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Bow Island mayor enthused with Suncor project

Posted on December 10, 2019 by 40 Mile Commentator
Gordon Reynolds

By Collin Gallant

Alberta Newspaper Group

After years of waiting for wind energy companies to give the greenlight to major projects, officials in the County of Forty Mile are now seeing one finished as two more are ready to break ground.
Suncor announced Monday it will build the first phase of its Forty Mile Wind facility south of Bow Island over the next two years at a cost of $300 million.

Capital Power’s $350-million Whitla Wind Farm is in the final stages of commissioning after crews on the project filled hotel rooms, restaurants and bars this summer.

Combined with another facility ready to be built at the village of Whitla, rural economic developers will see three summer construction seasons of high activity through 2022.

Bow Island Mayor Gord Reynolds told the Alberta Newspaper Group that the announcement by the energy giant takes some sting out of early frost and poor harvest for specialty crops in the region.

He is hopeful new construction will help keep the local economy on par despite a rough year for sugar beet and potato growers.

“It’s certainly good news and hopefully our local businesses will continue to see the spin offs, no pun intended,” said Reynolds.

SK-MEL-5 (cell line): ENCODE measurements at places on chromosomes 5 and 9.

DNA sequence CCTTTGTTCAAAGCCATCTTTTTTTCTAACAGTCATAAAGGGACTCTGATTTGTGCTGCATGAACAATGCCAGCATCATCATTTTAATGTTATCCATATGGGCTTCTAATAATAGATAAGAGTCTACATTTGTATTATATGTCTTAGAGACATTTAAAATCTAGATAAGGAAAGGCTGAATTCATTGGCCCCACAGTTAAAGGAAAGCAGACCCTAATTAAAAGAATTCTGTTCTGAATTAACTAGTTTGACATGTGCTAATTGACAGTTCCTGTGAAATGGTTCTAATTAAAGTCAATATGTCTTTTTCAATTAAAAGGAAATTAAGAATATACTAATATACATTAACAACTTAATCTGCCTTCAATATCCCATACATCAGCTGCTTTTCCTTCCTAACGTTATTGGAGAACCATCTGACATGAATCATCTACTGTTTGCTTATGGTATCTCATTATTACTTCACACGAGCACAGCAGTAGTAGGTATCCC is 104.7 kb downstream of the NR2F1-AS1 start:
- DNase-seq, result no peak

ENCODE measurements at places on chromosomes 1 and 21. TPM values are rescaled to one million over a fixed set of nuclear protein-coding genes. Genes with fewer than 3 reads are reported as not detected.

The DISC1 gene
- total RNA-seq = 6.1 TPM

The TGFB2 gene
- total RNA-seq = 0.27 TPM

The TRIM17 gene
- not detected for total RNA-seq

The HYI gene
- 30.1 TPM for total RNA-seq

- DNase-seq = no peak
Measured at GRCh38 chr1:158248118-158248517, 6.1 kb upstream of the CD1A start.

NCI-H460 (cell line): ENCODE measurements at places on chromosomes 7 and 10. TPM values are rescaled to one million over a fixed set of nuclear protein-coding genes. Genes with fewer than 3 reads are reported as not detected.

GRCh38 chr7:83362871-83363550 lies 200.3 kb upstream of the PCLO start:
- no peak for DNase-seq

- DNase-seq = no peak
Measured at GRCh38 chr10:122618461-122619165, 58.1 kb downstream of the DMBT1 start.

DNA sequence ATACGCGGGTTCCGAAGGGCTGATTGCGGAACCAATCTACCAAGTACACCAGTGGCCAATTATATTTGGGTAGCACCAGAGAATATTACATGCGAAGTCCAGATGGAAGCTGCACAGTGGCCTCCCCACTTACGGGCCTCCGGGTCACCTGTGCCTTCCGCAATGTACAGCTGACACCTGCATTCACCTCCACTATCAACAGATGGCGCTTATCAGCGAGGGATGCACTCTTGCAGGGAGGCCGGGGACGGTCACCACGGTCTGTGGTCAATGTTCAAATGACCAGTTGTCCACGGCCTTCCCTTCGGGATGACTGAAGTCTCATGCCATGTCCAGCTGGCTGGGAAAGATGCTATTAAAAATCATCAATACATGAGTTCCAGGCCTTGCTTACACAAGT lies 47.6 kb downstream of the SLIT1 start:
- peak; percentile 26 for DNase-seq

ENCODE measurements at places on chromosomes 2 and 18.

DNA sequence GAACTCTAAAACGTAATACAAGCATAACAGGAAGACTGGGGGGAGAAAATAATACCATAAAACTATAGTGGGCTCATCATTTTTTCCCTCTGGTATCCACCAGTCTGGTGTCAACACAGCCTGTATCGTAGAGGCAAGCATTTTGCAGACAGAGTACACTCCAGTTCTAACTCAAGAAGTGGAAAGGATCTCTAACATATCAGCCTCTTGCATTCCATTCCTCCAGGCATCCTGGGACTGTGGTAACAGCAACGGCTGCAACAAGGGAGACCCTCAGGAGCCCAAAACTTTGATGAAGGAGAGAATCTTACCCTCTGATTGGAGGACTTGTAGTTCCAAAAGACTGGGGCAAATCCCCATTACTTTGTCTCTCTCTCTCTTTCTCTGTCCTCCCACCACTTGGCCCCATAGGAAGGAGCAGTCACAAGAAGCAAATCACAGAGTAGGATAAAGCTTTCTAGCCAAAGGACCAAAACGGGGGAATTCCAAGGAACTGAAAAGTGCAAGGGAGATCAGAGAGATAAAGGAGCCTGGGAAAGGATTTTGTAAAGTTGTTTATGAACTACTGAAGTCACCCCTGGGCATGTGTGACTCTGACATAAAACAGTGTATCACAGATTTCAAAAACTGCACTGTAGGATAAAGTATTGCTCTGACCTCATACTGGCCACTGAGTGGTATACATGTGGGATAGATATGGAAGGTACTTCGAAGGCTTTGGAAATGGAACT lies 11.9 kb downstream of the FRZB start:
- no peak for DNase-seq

“Our campground was full – and we’ve expanded – restaurants, grocery store, the hardware store, fuel, have all seen good bump this summer.”

Following this year’s construction of the Whitla Wind Farm, a major project is now booked for the next two construction seasons.

Aside from Suncor and Capital power, the RattleSnake Ridge Wind facility, near Whitla, will also move ahead, according to owner, Bershire Hathaway Energy Canada.

The combined construction budgets total more than $800 million, and according to industry observers in the high-tech industry, close to one-third of spending stays within the project area.

Suncor confirmed a few details to the News on Tuesday.

The first half of the eventually 400-megawatt project will be built over the next two years, with 50 turbines expected to produce about 200 megawatts in peak conditions. Dirt and gravel for roadbuilding will be staged in 2019 with the full kick off in 2020.

Turbines will go up in 2021 ahead of commissioning later that year.

The facility along Highway No. 885 will offset CO2 emissions while providing enough electricity to power 100,000 homes.

That reduction is part of a $2 billion plan by the oilsands operator to reduce its emissions by 30 per cent by 2030.

“Our investment in the project will benefit the economy, people and nearby communities in a number of ways including, providing employment through the construction phase and stimulating the local economy,” read a statement from the company.

Also in the region, EDF is planning to begin construction next spring on the Cypress Wind project southeast of Dunmore.

Three other projects that won long-term supply projects from the Alberta grid operator in late 2018 will be built near Jenner or in the southern stretches of Special Areas No. 2.

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